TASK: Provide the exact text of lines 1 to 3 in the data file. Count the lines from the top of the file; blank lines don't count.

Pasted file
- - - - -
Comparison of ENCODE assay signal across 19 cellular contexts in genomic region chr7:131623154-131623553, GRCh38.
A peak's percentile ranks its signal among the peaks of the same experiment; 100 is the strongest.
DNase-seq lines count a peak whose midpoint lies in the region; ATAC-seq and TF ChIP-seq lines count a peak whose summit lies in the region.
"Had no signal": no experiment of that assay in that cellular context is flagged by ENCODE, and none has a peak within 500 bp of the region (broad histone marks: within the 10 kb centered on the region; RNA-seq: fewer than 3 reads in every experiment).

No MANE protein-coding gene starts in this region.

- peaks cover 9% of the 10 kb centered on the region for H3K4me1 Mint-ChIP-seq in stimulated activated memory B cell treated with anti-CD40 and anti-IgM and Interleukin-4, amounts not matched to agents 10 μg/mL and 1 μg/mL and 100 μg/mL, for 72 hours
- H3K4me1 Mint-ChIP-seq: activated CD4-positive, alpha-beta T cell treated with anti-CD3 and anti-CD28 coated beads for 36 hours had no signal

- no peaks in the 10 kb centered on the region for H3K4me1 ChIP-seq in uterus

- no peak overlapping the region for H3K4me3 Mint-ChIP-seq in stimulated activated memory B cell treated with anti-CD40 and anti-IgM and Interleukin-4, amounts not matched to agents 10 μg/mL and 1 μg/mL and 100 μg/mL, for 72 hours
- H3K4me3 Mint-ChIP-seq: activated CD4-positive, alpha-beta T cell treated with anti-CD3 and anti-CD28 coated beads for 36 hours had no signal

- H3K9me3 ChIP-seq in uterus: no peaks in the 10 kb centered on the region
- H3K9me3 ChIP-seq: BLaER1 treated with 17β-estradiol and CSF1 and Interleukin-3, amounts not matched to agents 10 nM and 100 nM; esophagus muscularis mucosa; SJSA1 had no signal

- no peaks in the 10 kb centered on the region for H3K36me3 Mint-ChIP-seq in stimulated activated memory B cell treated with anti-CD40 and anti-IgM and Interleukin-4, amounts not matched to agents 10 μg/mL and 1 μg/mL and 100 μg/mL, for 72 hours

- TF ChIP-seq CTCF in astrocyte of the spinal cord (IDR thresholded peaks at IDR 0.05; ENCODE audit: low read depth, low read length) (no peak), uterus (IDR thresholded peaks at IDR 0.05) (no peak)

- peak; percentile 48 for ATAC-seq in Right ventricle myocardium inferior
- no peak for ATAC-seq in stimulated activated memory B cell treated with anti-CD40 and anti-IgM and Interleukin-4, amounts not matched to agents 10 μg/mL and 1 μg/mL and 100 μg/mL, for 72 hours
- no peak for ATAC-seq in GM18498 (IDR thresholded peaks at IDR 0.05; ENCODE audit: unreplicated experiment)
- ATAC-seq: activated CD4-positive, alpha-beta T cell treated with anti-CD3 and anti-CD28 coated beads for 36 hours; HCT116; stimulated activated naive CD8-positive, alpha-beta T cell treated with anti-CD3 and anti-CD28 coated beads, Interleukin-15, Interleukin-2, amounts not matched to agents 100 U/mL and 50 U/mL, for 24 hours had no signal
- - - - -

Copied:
Comparison of ENCODE assay signal across 19 cellular contexts in genomic region chr7:131623154-131623553, GRCh38.
A peak's percentile ranks its signal among the peaks of the same experiment; 100 is the strongest.
DNase-seq lines count a peak whose midpoint lies in the region; ATAC-seq and TF ChIP-seq lines count a peak whose summit lies in the region.